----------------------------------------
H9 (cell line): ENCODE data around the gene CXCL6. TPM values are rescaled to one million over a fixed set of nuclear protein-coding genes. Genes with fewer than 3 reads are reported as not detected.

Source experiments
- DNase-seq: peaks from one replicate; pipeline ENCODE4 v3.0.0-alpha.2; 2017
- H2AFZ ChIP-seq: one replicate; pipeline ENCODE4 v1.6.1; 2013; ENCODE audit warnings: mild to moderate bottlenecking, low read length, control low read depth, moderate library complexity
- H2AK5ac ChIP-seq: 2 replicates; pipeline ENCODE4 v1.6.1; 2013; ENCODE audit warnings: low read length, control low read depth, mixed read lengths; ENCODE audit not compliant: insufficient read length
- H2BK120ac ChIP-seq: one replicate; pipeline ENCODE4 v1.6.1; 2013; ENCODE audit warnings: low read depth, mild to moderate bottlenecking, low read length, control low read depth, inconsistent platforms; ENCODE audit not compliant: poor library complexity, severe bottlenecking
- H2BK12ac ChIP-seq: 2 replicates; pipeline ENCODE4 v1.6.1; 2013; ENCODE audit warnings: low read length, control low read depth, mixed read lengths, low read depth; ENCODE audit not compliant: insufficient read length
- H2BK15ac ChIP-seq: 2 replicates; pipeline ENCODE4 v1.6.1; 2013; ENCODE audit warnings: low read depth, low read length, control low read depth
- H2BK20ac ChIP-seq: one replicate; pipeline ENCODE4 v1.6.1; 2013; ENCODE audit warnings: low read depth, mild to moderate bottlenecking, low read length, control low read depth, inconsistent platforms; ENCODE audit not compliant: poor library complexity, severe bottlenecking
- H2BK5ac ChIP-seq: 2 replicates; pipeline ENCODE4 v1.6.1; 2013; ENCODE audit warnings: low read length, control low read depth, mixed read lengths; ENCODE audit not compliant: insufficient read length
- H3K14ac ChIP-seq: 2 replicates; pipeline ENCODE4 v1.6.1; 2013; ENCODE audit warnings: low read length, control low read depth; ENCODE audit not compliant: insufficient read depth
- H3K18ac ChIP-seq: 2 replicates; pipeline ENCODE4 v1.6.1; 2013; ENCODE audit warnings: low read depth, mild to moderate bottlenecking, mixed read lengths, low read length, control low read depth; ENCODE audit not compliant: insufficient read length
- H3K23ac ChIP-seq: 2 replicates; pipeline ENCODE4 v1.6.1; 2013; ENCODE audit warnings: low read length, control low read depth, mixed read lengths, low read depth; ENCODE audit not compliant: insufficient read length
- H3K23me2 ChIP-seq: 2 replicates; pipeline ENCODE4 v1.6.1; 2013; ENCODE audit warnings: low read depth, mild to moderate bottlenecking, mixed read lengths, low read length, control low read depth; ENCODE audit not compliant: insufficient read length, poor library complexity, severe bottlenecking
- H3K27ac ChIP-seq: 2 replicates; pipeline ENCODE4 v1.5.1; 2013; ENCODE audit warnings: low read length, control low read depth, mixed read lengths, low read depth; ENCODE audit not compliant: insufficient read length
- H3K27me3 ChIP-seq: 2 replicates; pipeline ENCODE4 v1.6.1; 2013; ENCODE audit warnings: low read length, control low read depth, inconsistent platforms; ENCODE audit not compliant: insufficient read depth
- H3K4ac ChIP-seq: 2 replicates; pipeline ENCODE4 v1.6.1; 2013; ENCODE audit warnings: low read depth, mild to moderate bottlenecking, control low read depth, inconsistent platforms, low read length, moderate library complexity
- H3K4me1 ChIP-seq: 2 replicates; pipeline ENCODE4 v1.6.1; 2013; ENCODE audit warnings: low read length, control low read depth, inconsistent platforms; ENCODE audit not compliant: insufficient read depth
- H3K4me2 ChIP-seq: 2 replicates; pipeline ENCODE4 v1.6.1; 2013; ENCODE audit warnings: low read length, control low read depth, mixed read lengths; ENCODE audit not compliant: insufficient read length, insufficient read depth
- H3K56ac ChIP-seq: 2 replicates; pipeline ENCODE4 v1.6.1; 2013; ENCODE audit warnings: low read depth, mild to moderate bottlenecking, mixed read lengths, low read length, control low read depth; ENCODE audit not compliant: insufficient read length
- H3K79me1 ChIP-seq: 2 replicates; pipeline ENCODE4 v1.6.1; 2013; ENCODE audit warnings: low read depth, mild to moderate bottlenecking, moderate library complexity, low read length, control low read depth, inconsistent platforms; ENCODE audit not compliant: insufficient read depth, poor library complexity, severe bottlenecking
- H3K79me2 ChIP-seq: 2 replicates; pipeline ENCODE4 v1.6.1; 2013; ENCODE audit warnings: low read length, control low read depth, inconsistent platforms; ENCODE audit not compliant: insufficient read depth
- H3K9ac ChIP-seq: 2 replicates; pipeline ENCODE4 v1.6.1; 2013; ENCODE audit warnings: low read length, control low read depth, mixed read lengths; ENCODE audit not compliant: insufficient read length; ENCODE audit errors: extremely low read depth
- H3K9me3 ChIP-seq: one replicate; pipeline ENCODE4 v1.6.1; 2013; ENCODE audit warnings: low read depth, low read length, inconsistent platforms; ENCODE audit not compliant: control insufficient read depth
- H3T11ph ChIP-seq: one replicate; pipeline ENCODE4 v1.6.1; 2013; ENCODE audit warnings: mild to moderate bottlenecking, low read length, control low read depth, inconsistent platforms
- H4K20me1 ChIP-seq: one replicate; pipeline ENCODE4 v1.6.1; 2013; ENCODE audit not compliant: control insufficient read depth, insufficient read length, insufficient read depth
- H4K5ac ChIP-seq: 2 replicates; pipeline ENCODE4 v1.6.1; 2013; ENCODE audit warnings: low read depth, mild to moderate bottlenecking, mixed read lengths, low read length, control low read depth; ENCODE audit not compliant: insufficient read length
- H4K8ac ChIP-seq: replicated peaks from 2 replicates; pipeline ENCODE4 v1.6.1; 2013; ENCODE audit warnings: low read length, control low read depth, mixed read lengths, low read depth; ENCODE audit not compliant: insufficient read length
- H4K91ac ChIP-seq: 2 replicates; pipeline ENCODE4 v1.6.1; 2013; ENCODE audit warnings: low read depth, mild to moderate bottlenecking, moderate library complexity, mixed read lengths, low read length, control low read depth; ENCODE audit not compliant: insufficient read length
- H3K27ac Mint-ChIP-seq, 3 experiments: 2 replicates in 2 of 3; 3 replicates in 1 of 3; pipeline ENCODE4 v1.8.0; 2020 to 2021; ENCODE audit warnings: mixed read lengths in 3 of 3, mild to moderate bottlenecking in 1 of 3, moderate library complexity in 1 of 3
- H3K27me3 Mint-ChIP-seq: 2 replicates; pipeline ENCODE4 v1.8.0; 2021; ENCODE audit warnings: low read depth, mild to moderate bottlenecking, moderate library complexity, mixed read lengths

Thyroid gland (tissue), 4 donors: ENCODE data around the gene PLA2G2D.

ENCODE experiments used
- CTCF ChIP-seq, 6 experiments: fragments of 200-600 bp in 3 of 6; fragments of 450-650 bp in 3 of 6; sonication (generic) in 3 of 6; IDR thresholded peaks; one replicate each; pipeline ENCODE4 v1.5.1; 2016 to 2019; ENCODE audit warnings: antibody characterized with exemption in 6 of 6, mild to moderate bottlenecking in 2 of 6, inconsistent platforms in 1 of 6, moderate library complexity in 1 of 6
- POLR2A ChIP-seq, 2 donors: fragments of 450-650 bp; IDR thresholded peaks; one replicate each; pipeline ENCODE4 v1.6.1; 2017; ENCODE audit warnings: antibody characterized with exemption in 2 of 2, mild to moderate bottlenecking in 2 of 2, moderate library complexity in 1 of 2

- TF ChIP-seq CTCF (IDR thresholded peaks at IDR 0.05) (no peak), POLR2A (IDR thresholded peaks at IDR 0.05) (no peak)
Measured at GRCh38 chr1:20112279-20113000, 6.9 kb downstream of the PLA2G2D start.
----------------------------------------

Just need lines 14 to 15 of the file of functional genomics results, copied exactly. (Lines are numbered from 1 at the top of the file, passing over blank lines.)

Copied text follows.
- H3K23me2 ChIP-seq: 2 replicates; pipeline ENCODE4 v1.6.1; 2013; ENCODE audit warnings: low read depth, mild to moderate bottlenecking, mixed read lengths, low read length, control low read depth; ENCODE audit not compliant: insufficient read length, poor library complexity, severe bottlenecking
- H3K27ac ChIP-seq: 2 replicates; pipeline ENCODE4 v1.5.1; 2013; ENCODE audit warnings: low read length, control low read depth, mixed read lengths, low read depth; ENCODE audit not compliant: insufficient read length